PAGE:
by Robert Rebein
Dodge City, Kansas native Robert Rebein recently released Headlights on the Prairie; Essays on Home. Below is the opening essay, Why I Hate The Wizard of Oz…
Imagine having the land of your birth, a place about which you have complex and wildly ambivalent feelings, reduced to a black-and-white cartoon. Someone asks you where you’re from, and when you reply “Kansas,” this well-meaning stranger grins and blurts out, “Where’s Toto? Oh, that’s right. We’re not in Kansas anymore!”
You get this in New York, Indiana, California. Even as far afield as Paris, you get it. “Kansoz! Ah, oui. Les munchkins!”
How to say you hail from a place uninhabited by tinmen and sweet little girls in pinafores, a demanding, starkly beautiful place with twenty-mile views, sunflowers as big as your head, and night skies so clear that you might believe yourself to have been born among stars? Where the wind blows without cease and flies bite like vampires and the stink of the slaughterhouse overhangs everything like a toxic cloud. Where it’s not unusual for a kid like you to receive his first shotgun at ten, drive a wheat truck at twelve, and solo in a Beechcraft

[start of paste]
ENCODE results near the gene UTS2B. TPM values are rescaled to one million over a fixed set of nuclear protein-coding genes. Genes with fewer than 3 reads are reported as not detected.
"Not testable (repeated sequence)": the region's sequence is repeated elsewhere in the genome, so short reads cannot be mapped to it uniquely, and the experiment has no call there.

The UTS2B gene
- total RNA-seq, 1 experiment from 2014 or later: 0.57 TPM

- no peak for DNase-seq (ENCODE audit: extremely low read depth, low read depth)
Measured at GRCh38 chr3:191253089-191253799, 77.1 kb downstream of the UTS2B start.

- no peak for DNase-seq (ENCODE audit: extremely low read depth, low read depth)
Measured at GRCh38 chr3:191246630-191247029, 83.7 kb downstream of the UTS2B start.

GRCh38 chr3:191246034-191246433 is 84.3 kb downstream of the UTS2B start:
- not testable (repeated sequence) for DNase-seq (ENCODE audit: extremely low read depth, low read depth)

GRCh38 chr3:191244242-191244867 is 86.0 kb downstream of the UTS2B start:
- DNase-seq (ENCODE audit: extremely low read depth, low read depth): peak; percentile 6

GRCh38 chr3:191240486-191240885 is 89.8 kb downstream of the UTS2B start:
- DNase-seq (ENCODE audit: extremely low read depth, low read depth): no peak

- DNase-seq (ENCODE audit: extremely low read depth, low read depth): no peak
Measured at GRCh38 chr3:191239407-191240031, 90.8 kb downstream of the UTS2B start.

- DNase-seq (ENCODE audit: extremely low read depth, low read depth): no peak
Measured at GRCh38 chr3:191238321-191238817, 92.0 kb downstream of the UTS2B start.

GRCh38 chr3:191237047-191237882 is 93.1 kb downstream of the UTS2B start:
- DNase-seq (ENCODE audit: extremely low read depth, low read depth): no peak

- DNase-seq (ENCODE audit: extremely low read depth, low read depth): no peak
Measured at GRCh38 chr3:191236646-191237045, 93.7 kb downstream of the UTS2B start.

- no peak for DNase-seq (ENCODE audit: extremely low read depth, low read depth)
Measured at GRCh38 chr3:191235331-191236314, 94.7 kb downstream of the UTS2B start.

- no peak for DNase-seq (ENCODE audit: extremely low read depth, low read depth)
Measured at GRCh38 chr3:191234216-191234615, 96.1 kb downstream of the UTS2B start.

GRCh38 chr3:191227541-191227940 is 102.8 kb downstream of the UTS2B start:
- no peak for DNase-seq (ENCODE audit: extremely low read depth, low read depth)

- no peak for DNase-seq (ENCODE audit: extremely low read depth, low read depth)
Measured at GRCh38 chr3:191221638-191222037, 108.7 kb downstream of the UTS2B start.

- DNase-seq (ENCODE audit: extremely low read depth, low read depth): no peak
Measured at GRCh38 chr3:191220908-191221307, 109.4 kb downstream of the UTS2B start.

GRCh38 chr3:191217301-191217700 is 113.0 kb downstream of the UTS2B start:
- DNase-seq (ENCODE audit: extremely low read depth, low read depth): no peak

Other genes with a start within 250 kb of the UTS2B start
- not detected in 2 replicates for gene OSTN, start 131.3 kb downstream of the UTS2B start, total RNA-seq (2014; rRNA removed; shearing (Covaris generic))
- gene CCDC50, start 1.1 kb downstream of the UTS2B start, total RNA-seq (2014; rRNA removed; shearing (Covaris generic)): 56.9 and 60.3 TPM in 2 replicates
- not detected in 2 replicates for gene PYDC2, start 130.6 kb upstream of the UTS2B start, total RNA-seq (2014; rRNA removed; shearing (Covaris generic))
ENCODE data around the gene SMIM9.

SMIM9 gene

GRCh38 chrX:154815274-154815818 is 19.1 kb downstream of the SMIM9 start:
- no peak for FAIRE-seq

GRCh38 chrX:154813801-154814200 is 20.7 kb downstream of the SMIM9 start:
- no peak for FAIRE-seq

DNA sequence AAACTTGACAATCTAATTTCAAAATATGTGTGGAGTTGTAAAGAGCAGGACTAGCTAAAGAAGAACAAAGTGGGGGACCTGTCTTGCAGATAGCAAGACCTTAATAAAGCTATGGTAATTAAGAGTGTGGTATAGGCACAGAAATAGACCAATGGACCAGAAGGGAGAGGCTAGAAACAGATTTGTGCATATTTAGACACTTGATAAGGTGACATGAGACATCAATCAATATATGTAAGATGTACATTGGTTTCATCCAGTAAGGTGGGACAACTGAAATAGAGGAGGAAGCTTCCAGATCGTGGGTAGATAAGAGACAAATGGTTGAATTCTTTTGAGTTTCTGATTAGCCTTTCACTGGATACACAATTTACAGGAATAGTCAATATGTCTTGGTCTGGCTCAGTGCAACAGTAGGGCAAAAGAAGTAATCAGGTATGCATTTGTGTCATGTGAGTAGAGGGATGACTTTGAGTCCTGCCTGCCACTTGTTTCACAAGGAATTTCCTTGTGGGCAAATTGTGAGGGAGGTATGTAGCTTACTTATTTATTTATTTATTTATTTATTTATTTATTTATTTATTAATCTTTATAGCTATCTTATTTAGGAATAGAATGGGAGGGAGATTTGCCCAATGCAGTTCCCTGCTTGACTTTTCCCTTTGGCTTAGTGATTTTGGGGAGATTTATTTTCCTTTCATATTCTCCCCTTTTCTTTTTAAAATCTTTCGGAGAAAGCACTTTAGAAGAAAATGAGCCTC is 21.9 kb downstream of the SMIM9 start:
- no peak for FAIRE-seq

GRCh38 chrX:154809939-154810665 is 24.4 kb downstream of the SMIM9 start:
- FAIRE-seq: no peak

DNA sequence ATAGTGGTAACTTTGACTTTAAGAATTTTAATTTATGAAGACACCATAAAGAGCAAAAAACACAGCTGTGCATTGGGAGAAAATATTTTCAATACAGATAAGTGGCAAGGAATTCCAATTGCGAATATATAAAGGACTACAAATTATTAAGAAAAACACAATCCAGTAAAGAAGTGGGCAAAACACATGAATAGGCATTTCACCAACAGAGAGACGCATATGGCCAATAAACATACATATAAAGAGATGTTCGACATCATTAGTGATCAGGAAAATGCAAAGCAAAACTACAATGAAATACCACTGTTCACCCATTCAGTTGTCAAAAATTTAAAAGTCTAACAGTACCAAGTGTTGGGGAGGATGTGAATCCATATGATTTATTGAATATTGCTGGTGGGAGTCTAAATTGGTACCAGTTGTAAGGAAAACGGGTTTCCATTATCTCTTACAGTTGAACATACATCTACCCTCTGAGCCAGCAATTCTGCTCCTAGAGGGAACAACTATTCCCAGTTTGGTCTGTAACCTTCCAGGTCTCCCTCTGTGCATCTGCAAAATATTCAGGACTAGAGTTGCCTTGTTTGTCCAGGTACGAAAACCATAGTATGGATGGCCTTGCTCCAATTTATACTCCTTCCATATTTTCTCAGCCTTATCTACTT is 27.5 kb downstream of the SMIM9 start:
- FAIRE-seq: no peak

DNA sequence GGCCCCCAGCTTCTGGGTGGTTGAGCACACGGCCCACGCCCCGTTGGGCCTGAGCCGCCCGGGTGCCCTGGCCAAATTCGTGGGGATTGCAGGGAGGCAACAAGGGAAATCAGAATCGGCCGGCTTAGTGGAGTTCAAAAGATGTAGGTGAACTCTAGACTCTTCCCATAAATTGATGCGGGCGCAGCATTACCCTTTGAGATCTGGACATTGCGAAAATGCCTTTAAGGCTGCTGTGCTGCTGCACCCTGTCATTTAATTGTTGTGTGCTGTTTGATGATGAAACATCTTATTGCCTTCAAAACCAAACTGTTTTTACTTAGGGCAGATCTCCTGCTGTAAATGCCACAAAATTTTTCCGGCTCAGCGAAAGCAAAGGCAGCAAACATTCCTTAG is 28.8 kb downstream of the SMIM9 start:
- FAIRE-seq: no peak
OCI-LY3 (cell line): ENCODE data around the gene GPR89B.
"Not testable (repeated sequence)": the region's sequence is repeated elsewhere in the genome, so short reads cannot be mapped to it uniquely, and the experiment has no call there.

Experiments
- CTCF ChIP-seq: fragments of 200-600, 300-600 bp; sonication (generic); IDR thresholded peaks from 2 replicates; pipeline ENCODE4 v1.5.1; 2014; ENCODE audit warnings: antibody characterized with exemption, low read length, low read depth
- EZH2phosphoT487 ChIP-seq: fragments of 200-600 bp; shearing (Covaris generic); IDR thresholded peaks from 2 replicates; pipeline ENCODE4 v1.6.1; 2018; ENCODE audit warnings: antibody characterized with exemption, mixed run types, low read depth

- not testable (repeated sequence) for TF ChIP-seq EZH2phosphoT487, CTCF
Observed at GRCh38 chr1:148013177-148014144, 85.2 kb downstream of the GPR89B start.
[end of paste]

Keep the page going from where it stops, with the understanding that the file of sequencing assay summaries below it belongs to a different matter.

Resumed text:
Debonair at fourteen or fifteen.
“Does that sound like Oz?” you want to ask.
But you don’t. Why bother?
When the tornado came and swept you away, as you knew all along it would, it was not to drop you into some Technicolor fantasy, but rather into the same world of Applebee’s and Best Buy the jokesters inhabit. That’s the context here; that’s the reason you refuse to join Dorothy’s fan club.
Rebein is a professor of English and chair of the Department of English at Indiana University Purdue University in Indianapolis. His books include Dragging Wyatt Earp: A Personal History of Dodge City and Hicks, Tribes, and Dirty Realists: American Fiction after Postmodernism. Rebein, along with various UPK staff members, will be at the Dodge City Days next Friday-Sunday.